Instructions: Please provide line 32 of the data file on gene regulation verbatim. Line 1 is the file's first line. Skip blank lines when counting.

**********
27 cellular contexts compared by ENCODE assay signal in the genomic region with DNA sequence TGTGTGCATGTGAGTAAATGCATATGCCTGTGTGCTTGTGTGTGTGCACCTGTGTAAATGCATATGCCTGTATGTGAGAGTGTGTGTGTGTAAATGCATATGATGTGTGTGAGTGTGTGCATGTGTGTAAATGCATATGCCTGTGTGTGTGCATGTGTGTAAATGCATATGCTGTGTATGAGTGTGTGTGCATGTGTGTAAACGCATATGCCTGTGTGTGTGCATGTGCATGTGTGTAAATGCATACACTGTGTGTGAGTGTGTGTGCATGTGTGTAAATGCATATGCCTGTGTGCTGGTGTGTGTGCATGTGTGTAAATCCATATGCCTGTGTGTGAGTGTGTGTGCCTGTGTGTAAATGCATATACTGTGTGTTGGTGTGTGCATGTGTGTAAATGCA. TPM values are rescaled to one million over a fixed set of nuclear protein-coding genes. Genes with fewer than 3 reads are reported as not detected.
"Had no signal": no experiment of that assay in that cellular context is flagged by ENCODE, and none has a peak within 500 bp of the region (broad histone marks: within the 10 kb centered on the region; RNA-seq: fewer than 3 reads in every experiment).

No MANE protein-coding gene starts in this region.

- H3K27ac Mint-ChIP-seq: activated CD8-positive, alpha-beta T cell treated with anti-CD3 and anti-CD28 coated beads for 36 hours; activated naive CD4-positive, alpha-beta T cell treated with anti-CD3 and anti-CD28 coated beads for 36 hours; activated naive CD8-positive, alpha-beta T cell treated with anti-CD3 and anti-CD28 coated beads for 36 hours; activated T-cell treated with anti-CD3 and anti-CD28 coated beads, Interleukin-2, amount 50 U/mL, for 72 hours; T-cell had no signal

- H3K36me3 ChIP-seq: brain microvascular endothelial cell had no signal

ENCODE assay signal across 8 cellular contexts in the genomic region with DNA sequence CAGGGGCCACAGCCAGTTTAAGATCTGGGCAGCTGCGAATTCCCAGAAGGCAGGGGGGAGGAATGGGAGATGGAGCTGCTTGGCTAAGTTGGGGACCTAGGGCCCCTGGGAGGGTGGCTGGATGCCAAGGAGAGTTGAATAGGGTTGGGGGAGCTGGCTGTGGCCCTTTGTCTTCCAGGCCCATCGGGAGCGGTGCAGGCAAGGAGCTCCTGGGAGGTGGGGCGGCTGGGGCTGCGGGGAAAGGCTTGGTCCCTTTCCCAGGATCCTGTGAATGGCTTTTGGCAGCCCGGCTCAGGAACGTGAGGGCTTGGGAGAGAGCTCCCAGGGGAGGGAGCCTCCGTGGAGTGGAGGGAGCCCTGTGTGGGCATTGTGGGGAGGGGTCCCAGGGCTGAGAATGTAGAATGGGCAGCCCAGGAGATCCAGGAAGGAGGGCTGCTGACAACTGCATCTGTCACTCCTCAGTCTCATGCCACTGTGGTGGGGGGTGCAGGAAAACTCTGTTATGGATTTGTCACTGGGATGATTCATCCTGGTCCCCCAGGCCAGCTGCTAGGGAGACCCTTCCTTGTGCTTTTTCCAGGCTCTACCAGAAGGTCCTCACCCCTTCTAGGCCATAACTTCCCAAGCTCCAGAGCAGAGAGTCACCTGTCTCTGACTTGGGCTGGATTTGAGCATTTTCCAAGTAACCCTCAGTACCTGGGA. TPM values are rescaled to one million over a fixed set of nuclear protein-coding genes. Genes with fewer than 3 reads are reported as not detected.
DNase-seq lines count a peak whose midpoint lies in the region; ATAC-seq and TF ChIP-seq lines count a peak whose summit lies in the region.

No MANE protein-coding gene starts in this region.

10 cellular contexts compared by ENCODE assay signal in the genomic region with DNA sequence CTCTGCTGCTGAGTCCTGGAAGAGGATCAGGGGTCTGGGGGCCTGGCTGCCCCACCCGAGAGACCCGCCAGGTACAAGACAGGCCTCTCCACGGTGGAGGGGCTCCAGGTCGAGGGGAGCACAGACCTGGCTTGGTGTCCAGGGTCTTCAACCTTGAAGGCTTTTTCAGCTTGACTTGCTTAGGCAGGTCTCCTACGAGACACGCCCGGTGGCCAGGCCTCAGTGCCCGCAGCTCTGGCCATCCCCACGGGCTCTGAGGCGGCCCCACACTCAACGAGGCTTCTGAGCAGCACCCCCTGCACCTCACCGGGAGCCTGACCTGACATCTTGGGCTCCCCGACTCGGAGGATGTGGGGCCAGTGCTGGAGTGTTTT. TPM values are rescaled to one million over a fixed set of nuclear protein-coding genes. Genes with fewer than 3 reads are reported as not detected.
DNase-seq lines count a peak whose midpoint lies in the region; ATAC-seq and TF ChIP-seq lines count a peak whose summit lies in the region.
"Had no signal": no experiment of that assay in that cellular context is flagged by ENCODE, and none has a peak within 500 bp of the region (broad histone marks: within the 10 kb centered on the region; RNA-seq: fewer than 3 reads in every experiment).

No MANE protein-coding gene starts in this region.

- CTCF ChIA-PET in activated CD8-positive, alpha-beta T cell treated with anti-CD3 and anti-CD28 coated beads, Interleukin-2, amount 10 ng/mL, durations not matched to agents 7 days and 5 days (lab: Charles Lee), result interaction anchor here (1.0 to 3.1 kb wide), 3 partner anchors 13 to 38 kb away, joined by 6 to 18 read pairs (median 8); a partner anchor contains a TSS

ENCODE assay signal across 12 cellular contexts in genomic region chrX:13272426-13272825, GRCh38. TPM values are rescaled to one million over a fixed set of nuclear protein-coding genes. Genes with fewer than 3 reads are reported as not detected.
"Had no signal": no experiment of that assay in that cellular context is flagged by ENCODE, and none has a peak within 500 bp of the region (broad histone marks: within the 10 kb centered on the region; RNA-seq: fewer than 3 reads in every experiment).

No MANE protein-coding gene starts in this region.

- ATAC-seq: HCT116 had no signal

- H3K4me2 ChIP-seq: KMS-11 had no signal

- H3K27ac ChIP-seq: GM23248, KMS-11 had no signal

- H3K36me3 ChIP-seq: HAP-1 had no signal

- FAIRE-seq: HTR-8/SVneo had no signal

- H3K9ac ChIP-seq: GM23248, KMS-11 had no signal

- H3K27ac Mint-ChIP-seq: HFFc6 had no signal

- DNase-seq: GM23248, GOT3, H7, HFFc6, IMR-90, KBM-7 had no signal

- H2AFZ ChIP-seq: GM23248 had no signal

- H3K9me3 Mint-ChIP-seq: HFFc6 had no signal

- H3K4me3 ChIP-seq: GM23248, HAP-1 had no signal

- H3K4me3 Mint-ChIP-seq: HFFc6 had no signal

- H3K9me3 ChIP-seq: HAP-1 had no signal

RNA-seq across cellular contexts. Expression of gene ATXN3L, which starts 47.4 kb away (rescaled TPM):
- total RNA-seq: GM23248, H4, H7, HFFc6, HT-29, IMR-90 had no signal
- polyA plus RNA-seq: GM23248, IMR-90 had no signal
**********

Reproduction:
- polyA plus RNA-seq: GM23248, IMR-90 had no signal